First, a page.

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LitStack Recs: 13, rue Thérèse & The Tall Book of Make-Believe
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LitStack Recs: 13, rue Thérèse & The Tall Book of Make-Believe

13, rue Thérèse Elena Mauli Shapiro 13, rue Thérèse is a most singular novel: perhaps not in subject matter (the reconstruction of a life from mementos and letters), but in style, substance, and subtext.  While it is deeply entrenched in the life of a woman who lived in France from the early to mid-1900s, it begins […]

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13, rue Thérèse13
Elena Mauli Shapiro

13, rue Thérèse is a most singular novel: perhaps not in subject matter (the reconstruction of a life from mementos and letters), but in style, substance, and subtext.  While it is deeply entrenched in the life of a woman who lived in France from the early to mid-1900s, it begins in the present day with Trevor Stratton, a scholar in 19th century French literature from a Californian university, now teaching classes in Paris.

In his new office Trevor finds an unassuming box full of love letters, postcards, photographs, and other items belonging to Louise Brunet, an ordinary woman lost to history.  As Trevor uses these keepsakes to reconstruct Louise’s life, however, she becomes not only a mystery to be unraveled, but an increasingly sensual and passionate individual whose life lived against the backdrop of WWI grows more real and compelling with each new discovery.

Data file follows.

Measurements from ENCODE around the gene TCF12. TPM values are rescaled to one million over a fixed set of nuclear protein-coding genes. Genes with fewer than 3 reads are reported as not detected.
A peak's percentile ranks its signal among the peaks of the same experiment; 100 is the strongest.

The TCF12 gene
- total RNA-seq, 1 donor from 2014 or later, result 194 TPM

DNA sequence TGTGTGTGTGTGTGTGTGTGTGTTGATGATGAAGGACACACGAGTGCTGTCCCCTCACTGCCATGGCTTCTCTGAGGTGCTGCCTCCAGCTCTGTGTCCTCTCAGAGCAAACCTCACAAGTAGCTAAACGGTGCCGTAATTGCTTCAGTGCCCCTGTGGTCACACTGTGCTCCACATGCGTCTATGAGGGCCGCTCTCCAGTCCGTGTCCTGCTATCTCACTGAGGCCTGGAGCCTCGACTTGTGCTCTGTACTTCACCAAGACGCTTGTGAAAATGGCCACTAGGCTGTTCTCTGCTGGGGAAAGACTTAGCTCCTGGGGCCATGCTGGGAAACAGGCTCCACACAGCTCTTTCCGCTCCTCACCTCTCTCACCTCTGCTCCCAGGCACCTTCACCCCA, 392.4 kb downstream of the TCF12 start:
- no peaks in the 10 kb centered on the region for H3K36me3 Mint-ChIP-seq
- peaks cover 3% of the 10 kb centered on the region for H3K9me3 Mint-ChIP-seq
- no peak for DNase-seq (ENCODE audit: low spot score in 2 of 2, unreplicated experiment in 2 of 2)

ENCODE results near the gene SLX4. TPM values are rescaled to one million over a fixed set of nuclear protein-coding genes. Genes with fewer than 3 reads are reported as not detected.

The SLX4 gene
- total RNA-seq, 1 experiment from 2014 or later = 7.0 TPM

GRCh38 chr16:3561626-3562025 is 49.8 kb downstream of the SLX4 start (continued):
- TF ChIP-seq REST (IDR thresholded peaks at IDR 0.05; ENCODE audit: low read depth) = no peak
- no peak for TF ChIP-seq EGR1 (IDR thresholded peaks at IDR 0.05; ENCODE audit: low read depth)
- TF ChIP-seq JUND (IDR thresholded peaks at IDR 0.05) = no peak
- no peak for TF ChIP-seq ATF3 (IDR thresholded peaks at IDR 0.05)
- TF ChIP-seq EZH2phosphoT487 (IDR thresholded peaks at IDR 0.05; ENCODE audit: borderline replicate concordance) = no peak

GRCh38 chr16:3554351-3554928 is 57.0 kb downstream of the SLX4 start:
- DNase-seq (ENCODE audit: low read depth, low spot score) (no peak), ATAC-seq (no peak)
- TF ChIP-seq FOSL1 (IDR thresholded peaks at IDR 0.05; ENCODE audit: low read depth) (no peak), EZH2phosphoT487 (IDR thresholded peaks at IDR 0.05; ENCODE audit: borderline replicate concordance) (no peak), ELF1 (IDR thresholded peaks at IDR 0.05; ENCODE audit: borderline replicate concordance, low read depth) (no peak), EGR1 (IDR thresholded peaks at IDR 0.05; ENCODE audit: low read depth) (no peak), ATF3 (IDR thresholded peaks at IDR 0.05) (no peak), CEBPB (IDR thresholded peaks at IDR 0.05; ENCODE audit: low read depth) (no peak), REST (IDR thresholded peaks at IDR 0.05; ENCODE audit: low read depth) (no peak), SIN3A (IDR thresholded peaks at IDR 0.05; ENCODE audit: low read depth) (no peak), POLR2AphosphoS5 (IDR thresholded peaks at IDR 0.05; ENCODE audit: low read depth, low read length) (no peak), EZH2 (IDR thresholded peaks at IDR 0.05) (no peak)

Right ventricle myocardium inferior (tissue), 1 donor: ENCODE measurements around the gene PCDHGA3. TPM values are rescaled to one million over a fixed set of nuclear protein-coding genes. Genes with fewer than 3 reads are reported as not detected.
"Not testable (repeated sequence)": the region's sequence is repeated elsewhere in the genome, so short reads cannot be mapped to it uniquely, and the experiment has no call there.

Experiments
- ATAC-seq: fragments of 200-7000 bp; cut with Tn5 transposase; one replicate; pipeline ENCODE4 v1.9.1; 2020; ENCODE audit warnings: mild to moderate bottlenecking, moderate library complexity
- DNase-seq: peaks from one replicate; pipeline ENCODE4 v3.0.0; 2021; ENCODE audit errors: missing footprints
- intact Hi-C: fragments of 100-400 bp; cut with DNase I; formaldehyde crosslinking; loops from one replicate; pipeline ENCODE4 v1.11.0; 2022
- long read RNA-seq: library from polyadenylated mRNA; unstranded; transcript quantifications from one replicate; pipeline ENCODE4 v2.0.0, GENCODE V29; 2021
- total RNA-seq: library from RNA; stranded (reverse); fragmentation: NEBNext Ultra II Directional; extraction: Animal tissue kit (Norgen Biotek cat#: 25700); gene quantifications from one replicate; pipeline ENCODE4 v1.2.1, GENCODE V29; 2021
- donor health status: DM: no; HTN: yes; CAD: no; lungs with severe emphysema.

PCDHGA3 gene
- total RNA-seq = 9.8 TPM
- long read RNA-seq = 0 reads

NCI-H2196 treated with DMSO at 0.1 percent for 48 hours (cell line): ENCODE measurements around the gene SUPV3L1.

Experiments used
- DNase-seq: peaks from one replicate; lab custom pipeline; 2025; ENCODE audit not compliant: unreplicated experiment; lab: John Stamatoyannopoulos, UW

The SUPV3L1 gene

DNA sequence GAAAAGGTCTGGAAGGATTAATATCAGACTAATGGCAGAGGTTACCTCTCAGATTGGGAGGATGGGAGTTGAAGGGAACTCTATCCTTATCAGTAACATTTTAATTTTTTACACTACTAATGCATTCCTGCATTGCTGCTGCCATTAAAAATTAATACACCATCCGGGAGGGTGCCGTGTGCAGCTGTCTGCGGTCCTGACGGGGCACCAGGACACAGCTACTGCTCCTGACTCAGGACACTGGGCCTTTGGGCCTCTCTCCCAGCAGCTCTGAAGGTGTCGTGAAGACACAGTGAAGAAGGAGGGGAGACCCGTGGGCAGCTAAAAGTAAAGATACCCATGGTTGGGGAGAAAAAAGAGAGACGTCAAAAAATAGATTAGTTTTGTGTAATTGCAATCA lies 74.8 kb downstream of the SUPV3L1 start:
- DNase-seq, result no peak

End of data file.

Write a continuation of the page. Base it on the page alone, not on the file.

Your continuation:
As the novel progresses, we start to wonder how it is that Trevor can so easily deviate from known fact to reconstruct so vividly not only Louise’s actions and motivations, but also her imagination and the smoldering sexuality that lies near to her core.  Before long we’re not sure if we’re listening to Trevor’s voice or seeing through Louise’s eyes as we slip back and forth between events of the early 1900s and the scholarly reports of today.  Trevor’s historical efforts are so well established, and yet so eerily prescient of the past – how could he be assuming so much with so little?

To say much more would rob the reader of the truly enjoyable unfolding of the events of this delightful novel.  However, I will reveal that the items found in the story’s tin box are actually real keepsakes of a life actually lived – while the story may be imaginary, Louise Brunet was not.  This credibility is layered throughout Ms. Shapiro’s words, and gives 13, rue Thérèse a haunting sense of believability even in what we know to be pure fiction.  It’s a wonderfully disorienting and yet solidly grounded read that is in turn sentimental, sobering and seductive.  A great book for those steamy days of summer – or anytime you want to be transported to a different time and place without leaving where you mundanely are.

—Sharon Browning

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